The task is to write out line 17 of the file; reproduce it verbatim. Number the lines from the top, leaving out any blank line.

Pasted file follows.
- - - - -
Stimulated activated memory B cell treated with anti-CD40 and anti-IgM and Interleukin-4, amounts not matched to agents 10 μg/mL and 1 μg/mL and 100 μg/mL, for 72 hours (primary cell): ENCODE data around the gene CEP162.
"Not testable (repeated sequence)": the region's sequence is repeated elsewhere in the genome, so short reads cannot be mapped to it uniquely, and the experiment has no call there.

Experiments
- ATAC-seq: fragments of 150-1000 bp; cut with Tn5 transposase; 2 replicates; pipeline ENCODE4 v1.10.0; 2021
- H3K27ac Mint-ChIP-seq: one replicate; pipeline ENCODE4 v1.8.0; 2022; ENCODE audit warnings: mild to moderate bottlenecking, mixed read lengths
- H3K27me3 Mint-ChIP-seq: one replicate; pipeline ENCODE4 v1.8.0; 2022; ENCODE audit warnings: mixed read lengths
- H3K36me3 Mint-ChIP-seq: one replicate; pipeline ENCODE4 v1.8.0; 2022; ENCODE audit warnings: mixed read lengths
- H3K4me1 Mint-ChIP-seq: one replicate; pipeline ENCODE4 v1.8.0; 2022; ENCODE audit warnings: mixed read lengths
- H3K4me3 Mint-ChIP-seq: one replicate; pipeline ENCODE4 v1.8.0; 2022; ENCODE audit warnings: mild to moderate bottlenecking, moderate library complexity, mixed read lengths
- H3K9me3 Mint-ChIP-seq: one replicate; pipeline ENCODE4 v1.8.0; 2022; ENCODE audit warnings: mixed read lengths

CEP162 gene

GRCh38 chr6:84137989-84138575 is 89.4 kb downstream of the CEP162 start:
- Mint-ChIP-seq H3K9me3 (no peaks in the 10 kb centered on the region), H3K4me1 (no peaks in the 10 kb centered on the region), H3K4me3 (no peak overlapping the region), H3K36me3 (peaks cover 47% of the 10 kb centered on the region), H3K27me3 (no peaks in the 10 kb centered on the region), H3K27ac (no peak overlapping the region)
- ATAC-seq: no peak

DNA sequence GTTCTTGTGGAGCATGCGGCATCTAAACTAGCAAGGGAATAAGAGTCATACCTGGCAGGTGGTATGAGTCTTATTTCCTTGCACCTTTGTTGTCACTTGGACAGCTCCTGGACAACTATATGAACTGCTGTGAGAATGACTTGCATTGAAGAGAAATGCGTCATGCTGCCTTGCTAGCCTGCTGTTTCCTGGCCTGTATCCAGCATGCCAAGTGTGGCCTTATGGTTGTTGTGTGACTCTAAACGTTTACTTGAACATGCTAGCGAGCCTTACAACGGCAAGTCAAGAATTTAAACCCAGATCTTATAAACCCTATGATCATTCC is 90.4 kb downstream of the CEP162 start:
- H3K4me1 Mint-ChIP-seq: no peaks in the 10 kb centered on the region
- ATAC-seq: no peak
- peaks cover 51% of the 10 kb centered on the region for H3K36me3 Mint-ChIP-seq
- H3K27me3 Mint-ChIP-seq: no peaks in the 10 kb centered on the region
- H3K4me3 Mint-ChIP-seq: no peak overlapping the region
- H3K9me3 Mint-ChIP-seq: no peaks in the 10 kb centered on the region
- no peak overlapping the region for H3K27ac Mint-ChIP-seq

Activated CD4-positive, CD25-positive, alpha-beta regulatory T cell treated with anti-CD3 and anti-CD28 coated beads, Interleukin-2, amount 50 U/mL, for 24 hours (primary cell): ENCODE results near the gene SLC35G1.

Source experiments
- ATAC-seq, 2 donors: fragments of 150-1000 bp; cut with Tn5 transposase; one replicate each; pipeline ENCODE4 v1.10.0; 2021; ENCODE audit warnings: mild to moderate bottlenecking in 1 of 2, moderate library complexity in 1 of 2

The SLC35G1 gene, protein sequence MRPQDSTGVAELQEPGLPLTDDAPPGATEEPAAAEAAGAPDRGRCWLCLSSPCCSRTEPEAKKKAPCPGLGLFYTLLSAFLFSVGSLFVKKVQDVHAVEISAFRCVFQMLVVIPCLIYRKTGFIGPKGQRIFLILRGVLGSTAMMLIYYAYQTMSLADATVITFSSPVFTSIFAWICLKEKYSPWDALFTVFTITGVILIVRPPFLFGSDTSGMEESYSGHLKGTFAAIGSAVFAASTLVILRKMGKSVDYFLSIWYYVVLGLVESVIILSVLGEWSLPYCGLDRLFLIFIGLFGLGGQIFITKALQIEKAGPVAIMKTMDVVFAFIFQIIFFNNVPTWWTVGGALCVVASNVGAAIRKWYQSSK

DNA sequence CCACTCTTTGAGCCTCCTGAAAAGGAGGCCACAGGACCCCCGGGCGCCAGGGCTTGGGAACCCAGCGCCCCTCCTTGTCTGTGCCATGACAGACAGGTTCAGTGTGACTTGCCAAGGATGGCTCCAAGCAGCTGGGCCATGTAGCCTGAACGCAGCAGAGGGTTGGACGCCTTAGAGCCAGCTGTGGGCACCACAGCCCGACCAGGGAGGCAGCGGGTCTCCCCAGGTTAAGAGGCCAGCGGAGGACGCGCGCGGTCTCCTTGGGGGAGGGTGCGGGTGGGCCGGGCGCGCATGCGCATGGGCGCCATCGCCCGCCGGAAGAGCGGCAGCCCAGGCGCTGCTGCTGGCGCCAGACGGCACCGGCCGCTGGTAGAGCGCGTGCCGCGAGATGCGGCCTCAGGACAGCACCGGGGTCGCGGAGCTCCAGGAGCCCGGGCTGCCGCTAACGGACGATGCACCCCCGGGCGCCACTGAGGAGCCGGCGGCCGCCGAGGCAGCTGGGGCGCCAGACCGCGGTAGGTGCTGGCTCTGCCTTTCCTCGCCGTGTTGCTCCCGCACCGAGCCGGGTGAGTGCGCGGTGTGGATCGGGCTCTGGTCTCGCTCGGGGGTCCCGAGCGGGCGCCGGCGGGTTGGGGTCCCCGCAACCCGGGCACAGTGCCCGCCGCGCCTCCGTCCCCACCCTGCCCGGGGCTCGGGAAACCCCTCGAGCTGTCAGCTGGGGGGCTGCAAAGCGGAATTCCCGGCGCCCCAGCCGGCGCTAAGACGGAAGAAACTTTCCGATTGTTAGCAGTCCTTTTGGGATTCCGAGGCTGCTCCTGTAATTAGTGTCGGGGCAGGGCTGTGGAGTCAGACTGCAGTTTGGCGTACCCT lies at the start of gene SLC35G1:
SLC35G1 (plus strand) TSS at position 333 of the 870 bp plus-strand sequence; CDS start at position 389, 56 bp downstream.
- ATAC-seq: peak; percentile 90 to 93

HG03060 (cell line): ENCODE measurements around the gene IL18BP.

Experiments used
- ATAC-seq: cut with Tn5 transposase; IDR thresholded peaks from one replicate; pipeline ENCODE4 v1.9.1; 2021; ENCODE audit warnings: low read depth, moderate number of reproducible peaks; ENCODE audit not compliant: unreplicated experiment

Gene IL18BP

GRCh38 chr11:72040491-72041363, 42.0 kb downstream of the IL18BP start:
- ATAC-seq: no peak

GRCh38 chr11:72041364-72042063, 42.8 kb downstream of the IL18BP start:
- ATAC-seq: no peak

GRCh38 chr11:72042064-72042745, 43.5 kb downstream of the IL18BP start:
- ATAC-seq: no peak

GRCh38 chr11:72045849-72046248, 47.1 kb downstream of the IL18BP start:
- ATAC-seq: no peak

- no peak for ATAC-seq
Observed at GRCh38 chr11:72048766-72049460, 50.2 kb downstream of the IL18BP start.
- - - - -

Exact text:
- ATAC-seq: no peak